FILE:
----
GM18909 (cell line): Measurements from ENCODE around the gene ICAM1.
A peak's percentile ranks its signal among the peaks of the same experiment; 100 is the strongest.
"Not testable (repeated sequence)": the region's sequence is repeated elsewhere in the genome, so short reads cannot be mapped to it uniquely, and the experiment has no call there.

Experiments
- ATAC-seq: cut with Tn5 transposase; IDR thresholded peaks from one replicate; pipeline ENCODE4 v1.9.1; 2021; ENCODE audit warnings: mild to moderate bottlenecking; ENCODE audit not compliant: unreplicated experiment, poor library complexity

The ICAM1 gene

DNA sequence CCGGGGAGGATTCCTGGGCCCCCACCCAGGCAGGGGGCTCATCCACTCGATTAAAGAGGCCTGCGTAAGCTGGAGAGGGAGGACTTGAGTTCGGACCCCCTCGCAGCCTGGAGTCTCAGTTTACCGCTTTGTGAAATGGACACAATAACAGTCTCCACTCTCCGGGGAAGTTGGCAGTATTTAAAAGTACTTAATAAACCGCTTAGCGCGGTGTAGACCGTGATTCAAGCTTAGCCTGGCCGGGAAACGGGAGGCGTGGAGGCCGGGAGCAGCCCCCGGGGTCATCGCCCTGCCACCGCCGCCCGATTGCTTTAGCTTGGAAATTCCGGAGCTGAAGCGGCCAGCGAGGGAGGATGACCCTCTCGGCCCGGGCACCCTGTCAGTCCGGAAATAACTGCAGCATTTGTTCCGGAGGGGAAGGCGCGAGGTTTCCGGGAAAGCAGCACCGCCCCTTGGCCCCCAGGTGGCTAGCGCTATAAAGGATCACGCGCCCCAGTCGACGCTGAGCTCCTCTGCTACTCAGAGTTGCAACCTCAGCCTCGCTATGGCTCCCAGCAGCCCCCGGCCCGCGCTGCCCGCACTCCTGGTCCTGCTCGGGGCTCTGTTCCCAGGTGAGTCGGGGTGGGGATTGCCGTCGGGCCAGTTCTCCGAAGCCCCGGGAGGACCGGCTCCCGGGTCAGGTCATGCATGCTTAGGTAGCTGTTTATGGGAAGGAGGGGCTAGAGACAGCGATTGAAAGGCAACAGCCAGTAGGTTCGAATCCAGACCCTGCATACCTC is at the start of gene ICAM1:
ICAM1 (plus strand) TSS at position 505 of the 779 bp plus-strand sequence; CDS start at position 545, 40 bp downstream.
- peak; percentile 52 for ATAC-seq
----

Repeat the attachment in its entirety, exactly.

GM18909 (cell line): Measurements from ENCODE around the gene ICAM1.
A peak's percentile ranks its signal among the peaks of the same experiment; 100 is the strongest.
"Not testable (repeated sequence)": the region's sequence is repeated elsewhere in the genome, so short reads cannot be mapped to it uniquely, and the experiment has no call there.

Experiments
- ATAC-seq: cut with Tn5 transposase; IDR thresholded peaks from one replicate; pipeline ENCODE4 v1.9.1; 2021; ENCODE audit warnings: mild to moderate bottlenecking; ENCODE audit not compliant: unreplicated experiment, poor library complexity

The ICAM1 gene

DNA sequence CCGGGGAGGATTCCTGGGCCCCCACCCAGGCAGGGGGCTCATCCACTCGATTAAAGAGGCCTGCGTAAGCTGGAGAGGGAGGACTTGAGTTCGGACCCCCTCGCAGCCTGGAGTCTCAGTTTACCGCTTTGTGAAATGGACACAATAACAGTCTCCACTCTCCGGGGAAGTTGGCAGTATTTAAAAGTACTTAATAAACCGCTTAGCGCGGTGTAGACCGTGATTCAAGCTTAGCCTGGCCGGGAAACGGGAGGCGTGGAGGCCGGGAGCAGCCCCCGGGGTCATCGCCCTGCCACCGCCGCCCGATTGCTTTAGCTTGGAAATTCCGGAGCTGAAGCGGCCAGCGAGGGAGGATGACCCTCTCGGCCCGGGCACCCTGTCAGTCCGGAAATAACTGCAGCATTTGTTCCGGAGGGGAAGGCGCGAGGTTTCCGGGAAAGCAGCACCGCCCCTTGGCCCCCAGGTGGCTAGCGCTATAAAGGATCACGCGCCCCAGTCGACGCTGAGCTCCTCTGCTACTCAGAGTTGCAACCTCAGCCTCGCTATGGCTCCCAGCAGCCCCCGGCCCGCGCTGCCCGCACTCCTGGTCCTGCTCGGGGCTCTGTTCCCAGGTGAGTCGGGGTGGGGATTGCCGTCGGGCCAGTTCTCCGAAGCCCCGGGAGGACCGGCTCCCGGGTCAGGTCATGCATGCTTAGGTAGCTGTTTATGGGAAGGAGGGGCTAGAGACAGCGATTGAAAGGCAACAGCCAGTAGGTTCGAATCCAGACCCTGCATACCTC is at the start of gene ICAM1:
ICAM1 (plus strand) TSS at position 505 of the 779 bp plus-strand sequence; CDS start at position 545, 40 bp downstream.
- peak; percentile 52 for ATAC-seq